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- WATCH: Acoustic Telemetry Provides In-Depth Look into Fish Behavior
WATCH: Acoustic Telemetry Provides In-Depth
Look into Fish Behavior
"Watch the video below for a look into acoustic telemetry research and the GLATOS network, one of the most innovative elements of the Commission's research program."
With six quadrillion gallons of freshwater in the Great Lakes, it's nearly impossible to keep track of the innumerable fish that call the lakes their home. Yet, understanding fish behaviors is critical to improving how their populations are managed in an ever-changing system. Scientists have been left to hypothesize the answers to endless questions, including: Where do fish spend their lives? What migration patterns do fish follow each season? Where does fish spawning occur?
Thanks to the Great Lakes Acoustic Telemetry Observing System (GLATOS), researchers and the public can find out the answers to these questions and more. With support from the Great Lakes Restoration Initiative and the Great Lakes Observing System, GLATOS was created by the Great Lakes Fishery Commission to study the behaviors, movements, and interactions of important fish species in the Great Lakes using innovative acoustic telemetry technology. With the detailed information provided through GLATOS, scientists are able to track fish movements with remarkable precision and uncover the previously unknown lives of Great Lakes fish species. Watch the video below for a look into acoustic telemetry research and the GLATOS network, one of the most innovative elements of the Commission’s research program.
|Description:||Innovative acoustic telemetry technology is used by scientists to study the behaviors, movements, and interactions of important fish species in the Great Lakes.|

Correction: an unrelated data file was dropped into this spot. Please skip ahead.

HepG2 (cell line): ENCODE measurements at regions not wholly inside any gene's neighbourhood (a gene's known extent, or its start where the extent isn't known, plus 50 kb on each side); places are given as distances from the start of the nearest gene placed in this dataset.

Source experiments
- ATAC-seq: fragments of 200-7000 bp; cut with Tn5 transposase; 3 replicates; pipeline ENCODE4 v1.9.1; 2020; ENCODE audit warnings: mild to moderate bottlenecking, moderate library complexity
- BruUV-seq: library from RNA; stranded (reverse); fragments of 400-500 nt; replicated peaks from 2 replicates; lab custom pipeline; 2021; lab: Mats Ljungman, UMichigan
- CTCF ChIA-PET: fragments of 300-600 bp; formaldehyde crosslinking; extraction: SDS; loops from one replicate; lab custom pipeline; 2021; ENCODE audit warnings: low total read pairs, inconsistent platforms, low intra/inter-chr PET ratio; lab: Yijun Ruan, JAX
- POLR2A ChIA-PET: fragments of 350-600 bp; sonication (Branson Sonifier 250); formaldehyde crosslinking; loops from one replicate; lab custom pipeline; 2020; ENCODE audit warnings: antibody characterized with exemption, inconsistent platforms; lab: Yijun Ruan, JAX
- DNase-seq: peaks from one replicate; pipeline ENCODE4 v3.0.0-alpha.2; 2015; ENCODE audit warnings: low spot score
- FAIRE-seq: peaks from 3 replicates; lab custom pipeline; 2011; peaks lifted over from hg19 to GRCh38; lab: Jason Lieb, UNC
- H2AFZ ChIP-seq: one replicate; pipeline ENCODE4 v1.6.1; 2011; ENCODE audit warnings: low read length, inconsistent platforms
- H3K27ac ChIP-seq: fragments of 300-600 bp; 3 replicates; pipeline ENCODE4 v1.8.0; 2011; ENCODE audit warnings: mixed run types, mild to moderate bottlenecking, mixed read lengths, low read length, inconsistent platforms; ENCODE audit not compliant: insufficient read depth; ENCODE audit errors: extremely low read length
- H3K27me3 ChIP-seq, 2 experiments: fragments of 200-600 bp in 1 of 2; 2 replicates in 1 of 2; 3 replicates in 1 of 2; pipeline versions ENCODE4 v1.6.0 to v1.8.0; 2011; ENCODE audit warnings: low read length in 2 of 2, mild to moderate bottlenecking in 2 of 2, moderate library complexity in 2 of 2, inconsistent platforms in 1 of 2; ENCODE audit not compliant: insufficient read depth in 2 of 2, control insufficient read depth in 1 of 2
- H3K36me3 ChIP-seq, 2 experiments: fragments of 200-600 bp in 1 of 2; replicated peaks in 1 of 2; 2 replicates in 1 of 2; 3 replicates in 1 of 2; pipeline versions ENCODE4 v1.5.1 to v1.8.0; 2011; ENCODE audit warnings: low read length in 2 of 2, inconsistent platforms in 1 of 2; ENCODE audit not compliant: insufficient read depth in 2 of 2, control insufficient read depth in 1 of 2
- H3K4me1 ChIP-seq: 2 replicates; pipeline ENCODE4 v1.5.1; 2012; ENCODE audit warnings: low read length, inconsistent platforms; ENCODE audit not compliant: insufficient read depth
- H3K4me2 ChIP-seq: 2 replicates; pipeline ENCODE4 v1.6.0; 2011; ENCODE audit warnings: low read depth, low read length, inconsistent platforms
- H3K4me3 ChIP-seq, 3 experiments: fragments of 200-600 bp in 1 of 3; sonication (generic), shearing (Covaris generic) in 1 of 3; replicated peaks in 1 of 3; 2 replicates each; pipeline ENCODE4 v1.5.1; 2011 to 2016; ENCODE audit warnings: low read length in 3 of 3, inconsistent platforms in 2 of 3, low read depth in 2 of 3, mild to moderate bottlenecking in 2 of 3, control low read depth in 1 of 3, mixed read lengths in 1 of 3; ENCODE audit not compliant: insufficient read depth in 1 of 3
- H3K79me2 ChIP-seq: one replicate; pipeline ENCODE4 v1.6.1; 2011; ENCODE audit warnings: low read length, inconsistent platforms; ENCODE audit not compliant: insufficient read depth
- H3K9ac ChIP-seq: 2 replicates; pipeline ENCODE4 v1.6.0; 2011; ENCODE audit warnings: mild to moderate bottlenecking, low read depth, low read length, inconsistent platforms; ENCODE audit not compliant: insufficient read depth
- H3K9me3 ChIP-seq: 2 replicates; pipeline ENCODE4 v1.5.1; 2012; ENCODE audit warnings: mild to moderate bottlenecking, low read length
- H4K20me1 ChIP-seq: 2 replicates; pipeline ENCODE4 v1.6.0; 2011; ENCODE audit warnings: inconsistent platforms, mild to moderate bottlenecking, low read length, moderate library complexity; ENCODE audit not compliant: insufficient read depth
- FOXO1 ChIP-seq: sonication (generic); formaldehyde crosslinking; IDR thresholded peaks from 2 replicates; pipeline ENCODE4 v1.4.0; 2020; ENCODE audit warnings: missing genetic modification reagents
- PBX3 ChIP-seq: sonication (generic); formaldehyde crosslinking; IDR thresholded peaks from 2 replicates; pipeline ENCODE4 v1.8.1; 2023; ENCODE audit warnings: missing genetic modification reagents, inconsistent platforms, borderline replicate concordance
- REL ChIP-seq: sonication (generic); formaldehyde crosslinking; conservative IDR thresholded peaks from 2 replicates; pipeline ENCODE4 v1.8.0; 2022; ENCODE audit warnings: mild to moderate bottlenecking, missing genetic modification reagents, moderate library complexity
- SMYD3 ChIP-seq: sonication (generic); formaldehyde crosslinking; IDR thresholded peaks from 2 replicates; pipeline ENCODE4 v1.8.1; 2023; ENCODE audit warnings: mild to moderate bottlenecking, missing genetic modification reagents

|Download high resolution from GLFC's Video Vault|
Acoustic telemetry tracks the movement of internally-tagged fish using a network of underwater receivers located strategically along fish migration routes, spawning areas, and other places of scientific interest. As a fish swims near a receiver, the internal tag transmits, or “pings,” a unique ID number, which is logged by the receiver. The receivers – small data-logging computers also called hydrophones – listen for pings and record the date, time, and ID number for each tagged fish that swims by. The vast GLATOS network consists of more than 500 receivers and more than 5,400 tagged fish of 33 different fish species. To date, more than 168 million pings have been recorded. These records supply researchers with valuable information to improve monitoring, control, restoration, and management efforts in the Great Lakes.
If you are interested in learning more about how acoustic telemetry us being used to protect and improve the Great Lakes fishery, visit the GLATOS website. On the website, you can explore a map of receiver locations and read more about current acoustic telemetry projects. For more information, click on the hyperlinks within the text.